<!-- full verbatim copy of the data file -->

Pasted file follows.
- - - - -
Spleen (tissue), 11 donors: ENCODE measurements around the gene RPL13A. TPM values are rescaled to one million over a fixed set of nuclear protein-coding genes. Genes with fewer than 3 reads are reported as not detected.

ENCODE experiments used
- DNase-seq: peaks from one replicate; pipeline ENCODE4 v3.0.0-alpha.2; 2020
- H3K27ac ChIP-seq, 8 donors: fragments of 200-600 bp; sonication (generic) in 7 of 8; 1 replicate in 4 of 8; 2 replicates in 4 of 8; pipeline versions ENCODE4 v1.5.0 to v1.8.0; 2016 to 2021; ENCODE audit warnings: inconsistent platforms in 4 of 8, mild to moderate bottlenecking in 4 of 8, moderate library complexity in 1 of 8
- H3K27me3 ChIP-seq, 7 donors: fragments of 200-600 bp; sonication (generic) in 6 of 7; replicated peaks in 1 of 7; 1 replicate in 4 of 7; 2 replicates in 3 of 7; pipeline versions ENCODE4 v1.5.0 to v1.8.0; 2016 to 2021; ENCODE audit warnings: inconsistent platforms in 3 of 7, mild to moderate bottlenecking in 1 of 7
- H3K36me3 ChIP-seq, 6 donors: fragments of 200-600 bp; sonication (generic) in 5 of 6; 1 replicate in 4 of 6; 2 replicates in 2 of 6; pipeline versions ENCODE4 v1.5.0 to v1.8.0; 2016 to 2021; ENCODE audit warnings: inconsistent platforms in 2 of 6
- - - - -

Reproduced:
Spleen (tissue), 11 donors: ENCODE measurements around the gene RPL13A. TPM values are rescaled to one million over a fixed set of nuclear protein-coding genes. Genes with fewer than 3 reads are reported as not detected.

ENCODE experiments used
- DNase-seq: peaks from one replicate; pipeline ENCODE4 v3.0.0-alpha.2; 2020
- H3K27ac ChIP-seq, 8 donors: fragments of 200-600 bp; sonication (generic) in 7 of 8; 1 replicate in 4 of 8; 2 replicates in 4 of 8; pipeline versions ENCODE4 v1.5.0 to v1.8.0; 2016 to 2021; ENCODE audit warnings: inconsistent platforms in 4 of 8, mild to moderate bottlenecking in 4 of 8, moderate library complexity in 1 of 8
- H3K27me3 ChIP-seq, 7 donors: fragments of 200-600 bp; sonication (generic) in 6 of 7; replicated peaks in 1 of 7; 1 replicate in 4 of 7; 2 replicates in 3 of 7; pipeline versions ENCODE4 v1.5.0 to v1.8.0; 2016 to 2021; ENCODE audit warnings: inconsistent platforms in 3 of 7, mild to moderate bottlenecking in 1 of 7
- H3K36me3 ChIP-seq, 6 donors: fragments of 200-600 bp; sonication (generic) in 5 of 6; 1 replicate in 4 of 6; 2 replicates in 2 of 6; pipeline versions ENCODE4 v1.5.0 to v1.8.0; 2016 to 2021; ENCODE audit warnings: inconsistent platforms in 2 of 6